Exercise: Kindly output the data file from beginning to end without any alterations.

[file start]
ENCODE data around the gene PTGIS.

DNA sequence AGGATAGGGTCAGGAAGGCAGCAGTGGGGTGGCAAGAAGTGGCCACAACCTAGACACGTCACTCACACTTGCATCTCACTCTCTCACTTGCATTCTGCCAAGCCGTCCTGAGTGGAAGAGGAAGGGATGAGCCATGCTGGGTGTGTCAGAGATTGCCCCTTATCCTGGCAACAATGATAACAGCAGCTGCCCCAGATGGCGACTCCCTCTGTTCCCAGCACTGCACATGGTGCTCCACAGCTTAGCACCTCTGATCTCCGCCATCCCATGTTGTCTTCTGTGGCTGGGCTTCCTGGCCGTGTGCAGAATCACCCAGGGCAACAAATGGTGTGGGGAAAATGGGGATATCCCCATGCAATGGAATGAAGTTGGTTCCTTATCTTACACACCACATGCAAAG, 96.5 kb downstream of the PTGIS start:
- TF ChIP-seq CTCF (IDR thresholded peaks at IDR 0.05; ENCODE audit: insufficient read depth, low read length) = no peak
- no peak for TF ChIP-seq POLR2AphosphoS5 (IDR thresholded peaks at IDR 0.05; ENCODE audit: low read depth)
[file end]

ENCODE data around the gene PTGIS.

DNA sequence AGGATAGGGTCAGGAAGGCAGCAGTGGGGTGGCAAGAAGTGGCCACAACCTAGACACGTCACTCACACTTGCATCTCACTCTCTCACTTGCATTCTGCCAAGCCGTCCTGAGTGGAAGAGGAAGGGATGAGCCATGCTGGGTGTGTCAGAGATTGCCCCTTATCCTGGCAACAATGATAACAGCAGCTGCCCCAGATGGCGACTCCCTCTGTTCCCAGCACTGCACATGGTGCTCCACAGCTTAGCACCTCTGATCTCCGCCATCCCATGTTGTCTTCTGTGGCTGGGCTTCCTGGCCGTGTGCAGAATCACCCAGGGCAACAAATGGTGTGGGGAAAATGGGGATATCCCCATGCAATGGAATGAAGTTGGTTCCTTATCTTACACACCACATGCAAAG, 96.5 kb downstream of the PTGIS start:
- TF ChIP-seq CTCF (IDR thresholded peaks at IDR 0.05; ENCODE audit: insufficient read depth, low read length) = no peak
- no peak for TF ChIP-seq POLR2AphosphoS5 (IDR thresholded peaks at IDR 0.05; ENCODE audit: low read depth)